Today’s date is quite interesting 21-02, 2012 but that’s merely a derailing off topic.
My parents have been separated, then divorced for two years now. And although I did not have to go through my own stages of grief to deal with it (mostly because there was no grief; I felt like it was long overdue and the day that my dad had moved out I thought was a bright beginning towards family happiness), I am still trying to get my mom to see it the same way that I do.
I keep trying to excavate the core issue here so I could “learn from the mistakes of others” but too many things emerge out of the water for me to say that he was impossible to deal with but she could’ve used her woman’s power to change things around. But the question is: should she have?
My mother was always a very grounded and practical person. My dad liked to take calculated risks, albeit maybe not as calculated as my mom would have liked them to be. She chose to accept that everybody lived average family lives and that forever and ever happiness only existed in story books. She was great at handling the worst when she knew that it was the only way out. Even when she was worried, she had a look of determination on her face. That’s why I can’t figure out why she doesn’t see this as just another challenge on her path she needs to get through. Maybe this was how she was before because other people, her family, depended on her keeping her cool and now it’s only her for whom this challenge really matters. And she’s crumbling.
There is a huge list of reasons why I never got along with my dad. Maybe we are too alike to keep seeing our own minuses mirrored at us in each other. But regardless, his actions following through the divorce were not honourable and so, unfortunately I got a little biased along the way.
The thing that my dad had never realized is that in a relationship of a woman and a man, moreover – a marriage, the woman manifests. She creates forms, “castles in the air”, that the man then substantiates using his God given physical power. If she is convinced that his goals do not meet the best interest of the entire family, she will paint a different picture, which will bystep his original plans. He could huff and puff but they will both be at a standstill because the man is not putting in the effort into this newly created picture and the woman refuses to manifest the man’s picture because she doesn’t have faith in it. A woman’s faith is like steam powering a train. You could try pushing a train on your own but it will be the steam giving it full force of speed. And without a train, a steam is just useless vapor. And unfortunately my dad never seemed to realize that. He definitely knew that her lack of faith in his investment plans was the stopper too difficult for him to remove and for that, he got angry at her.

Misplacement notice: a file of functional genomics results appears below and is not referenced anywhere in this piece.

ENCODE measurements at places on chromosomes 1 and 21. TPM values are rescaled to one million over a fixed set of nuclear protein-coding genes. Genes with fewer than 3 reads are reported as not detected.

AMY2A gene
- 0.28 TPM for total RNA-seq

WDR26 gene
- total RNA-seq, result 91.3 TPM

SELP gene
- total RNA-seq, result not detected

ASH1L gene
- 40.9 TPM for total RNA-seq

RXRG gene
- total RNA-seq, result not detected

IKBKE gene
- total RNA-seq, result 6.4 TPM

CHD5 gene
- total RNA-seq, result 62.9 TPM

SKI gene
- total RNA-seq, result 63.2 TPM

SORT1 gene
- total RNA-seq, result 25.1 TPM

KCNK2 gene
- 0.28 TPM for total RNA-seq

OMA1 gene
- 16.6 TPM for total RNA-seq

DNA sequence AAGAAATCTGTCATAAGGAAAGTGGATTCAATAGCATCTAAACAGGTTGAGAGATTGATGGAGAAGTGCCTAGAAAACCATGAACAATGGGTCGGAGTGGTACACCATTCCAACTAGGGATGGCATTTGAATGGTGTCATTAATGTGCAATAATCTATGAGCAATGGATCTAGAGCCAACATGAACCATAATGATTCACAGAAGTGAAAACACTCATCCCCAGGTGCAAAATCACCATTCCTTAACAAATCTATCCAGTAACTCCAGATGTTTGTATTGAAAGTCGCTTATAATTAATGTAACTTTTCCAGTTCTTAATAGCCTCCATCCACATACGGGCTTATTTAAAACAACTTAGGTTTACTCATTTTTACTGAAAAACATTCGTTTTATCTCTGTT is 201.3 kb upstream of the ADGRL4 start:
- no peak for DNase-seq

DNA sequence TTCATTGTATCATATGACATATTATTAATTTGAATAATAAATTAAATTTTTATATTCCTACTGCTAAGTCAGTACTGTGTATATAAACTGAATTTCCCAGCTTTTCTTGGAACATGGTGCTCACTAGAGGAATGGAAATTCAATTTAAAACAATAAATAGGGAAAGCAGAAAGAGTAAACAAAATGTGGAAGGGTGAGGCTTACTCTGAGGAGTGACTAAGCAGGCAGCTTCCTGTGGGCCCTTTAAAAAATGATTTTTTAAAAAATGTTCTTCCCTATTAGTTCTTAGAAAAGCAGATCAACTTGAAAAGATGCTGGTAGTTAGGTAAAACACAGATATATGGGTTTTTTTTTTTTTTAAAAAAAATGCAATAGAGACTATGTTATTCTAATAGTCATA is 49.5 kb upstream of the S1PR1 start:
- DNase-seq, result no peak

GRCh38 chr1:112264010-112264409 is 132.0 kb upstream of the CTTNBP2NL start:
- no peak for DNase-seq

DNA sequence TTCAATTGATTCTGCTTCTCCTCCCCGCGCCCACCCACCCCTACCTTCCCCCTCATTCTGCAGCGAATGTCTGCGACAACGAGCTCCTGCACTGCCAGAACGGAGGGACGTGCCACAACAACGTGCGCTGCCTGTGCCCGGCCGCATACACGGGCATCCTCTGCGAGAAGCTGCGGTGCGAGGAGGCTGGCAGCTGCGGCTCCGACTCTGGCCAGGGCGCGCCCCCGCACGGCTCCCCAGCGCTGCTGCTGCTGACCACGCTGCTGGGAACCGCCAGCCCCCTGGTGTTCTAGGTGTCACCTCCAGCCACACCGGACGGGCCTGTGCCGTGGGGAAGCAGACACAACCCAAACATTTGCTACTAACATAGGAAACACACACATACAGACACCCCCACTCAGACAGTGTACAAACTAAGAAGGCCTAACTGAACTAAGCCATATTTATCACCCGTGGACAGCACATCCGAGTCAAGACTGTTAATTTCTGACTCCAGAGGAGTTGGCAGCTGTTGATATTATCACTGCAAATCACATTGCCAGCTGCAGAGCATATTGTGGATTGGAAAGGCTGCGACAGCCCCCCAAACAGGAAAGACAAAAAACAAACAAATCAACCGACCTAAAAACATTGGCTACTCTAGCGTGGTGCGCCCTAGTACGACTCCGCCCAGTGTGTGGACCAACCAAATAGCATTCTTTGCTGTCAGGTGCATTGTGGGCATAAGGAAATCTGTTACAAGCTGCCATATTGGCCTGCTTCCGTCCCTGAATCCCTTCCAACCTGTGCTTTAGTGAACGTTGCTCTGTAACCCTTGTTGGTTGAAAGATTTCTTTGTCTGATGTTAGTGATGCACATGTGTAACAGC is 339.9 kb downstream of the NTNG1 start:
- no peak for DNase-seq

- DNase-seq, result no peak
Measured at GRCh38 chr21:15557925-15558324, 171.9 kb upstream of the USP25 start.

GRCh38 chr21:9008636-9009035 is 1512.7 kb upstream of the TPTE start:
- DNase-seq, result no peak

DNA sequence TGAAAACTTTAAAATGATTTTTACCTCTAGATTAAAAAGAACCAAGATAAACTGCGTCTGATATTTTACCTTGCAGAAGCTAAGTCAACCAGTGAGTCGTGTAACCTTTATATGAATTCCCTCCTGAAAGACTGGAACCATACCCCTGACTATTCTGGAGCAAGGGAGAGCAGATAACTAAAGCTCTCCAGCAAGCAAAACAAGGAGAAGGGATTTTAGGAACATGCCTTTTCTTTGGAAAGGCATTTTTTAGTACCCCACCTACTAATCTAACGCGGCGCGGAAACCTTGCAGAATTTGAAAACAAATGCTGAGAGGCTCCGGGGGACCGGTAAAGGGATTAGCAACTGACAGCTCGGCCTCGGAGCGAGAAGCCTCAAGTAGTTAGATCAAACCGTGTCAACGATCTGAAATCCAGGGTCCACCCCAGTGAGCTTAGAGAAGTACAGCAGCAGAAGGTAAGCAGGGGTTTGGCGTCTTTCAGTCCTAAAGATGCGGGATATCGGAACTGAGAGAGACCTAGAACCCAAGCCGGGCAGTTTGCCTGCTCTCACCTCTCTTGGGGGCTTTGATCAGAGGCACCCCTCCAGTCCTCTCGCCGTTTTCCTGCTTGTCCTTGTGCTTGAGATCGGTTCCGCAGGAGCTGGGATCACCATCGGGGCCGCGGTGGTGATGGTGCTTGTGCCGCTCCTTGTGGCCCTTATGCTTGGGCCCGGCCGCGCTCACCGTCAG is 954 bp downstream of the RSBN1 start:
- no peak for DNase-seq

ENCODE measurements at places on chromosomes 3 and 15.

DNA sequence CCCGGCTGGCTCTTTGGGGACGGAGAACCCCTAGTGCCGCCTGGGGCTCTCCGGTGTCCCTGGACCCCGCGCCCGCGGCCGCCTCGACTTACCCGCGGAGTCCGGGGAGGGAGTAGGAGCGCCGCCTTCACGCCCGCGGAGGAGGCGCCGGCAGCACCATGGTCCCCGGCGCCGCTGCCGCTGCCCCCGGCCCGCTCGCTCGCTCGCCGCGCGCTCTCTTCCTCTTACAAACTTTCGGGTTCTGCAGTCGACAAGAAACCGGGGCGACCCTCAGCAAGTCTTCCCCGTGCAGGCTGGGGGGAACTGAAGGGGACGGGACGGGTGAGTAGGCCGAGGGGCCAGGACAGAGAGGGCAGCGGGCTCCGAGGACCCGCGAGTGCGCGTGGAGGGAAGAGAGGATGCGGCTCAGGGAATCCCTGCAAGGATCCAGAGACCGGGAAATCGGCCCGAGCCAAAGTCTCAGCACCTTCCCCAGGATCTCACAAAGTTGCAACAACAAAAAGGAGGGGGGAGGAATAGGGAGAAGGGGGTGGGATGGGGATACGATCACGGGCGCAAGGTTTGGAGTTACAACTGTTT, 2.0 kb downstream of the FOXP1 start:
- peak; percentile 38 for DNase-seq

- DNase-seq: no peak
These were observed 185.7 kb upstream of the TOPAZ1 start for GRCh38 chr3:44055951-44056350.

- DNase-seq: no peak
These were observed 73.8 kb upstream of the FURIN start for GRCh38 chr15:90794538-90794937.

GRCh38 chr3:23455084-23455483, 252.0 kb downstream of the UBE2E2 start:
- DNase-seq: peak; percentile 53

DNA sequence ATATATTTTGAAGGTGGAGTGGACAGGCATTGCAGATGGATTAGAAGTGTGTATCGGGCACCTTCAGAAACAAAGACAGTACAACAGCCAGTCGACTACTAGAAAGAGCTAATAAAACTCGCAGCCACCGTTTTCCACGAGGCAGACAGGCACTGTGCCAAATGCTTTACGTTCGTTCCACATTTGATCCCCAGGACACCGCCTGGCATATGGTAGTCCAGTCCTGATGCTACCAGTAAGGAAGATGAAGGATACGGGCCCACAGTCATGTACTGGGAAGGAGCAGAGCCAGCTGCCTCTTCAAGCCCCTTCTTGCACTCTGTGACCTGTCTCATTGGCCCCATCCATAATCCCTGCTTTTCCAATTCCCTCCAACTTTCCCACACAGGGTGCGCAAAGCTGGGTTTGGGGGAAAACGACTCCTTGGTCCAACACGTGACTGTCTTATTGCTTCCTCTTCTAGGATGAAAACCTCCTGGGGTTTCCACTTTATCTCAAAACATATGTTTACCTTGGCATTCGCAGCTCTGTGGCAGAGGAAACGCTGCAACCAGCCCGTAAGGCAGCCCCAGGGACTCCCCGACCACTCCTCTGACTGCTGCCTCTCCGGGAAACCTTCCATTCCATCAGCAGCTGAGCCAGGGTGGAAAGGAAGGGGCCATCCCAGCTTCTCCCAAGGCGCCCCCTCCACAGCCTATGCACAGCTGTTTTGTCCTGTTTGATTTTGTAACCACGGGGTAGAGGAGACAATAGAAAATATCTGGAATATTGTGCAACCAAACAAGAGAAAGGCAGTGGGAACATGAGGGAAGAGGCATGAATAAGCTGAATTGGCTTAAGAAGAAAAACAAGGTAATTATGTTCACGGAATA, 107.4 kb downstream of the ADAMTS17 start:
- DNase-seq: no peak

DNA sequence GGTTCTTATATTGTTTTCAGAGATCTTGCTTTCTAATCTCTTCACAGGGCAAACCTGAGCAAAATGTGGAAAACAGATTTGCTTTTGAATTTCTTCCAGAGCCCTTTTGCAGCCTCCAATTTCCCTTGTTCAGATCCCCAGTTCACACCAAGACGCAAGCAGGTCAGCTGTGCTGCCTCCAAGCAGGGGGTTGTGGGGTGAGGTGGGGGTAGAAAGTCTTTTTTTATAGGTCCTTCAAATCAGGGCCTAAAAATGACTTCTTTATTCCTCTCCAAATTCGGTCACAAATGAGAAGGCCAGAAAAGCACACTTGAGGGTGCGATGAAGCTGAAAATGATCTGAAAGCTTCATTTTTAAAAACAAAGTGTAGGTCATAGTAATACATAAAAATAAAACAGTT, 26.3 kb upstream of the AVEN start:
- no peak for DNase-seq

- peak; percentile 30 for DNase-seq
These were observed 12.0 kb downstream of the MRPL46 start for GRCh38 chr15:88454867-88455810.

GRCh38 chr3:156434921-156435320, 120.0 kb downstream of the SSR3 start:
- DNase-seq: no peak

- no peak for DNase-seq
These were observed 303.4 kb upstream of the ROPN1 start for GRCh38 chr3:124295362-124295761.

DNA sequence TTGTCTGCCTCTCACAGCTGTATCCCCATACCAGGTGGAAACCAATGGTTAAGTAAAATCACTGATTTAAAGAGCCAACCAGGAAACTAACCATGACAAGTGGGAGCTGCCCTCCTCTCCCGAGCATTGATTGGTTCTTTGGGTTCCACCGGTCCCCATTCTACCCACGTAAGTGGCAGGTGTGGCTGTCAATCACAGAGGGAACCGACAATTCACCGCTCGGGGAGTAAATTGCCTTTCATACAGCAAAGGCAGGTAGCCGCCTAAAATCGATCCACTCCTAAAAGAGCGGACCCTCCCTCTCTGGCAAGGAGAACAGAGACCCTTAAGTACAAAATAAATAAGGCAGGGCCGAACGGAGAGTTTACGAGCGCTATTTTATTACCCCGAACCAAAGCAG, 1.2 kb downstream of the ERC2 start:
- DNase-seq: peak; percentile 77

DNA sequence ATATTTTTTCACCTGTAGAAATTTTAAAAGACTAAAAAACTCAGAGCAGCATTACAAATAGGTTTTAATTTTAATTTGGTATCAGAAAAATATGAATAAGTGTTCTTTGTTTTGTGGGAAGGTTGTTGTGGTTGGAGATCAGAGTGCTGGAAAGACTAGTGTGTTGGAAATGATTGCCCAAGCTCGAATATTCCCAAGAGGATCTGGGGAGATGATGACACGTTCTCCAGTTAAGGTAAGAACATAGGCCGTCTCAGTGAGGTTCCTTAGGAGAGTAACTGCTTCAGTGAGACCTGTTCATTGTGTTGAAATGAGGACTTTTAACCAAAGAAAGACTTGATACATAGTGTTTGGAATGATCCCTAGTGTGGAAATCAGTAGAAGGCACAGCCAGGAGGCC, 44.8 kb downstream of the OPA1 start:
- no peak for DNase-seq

So in his mind – she wasn’t fulfilling one of her wifely duties: supporting the husband. But he also never realized that one of his husband duties was performed substandard: the duty to protect. It is a husband’s job to make his wife feel that she is fully protected from everything, safe in his little bubble. She has to feel safe from any possible outside threats (not just bullies on the street, although that’s part of the list too) including financial ones. How is she supposed to feel safe if her entire marriage she only heard, “We are on a budget” “We can’t afford that” or “We have other priorities”? I remember the days when my dad would bring home some expensive piece of technology, like the blu-ray player right when they first came out or a new laptop or else, and my mom would just be stupified in shock. He wanted to spoil himself once in a while but how is she to feel if not only was she not consulted on the purchase but every other 364 days of the year, she gets told that there’s a budget to abide to? She couldn’t even accept gifts because she felt that the money that was spent on her could have been spent somewhat more usefully to buy something for her children; she was that selfless and still is. But why? Because for 25 years the fear-based belief had rooted itself deep into her subconscious that money is tight and we need to survive. Same as it is the husband’s job to be the primary breadwinner according to the Vedas, same it is to provide comforts to his family, especially the woman who birthed two of his children and left entirely everything to move to a country she didn’t want to go to.
If he had known those two factors, maybe she would feel safer about him taking the risks that he did. Maybe he would have gotten the support he wanted because she would believe in him more…